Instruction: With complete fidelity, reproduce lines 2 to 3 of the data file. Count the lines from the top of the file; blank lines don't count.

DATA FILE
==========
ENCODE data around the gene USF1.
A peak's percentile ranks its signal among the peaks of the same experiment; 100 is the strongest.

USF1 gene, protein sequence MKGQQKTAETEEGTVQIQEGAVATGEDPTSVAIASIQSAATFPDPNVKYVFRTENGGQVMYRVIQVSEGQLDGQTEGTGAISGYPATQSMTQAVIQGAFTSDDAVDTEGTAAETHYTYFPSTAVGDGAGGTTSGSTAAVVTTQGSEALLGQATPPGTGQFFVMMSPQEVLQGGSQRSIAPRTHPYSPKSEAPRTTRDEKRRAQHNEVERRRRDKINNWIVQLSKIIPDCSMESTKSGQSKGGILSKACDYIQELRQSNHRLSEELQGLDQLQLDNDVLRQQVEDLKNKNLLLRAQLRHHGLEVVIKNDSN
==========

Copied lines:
A peak's percentile ranks its signal among the peaks of the same experiment; 100 is the strongest.

USF1 gene, protein sequence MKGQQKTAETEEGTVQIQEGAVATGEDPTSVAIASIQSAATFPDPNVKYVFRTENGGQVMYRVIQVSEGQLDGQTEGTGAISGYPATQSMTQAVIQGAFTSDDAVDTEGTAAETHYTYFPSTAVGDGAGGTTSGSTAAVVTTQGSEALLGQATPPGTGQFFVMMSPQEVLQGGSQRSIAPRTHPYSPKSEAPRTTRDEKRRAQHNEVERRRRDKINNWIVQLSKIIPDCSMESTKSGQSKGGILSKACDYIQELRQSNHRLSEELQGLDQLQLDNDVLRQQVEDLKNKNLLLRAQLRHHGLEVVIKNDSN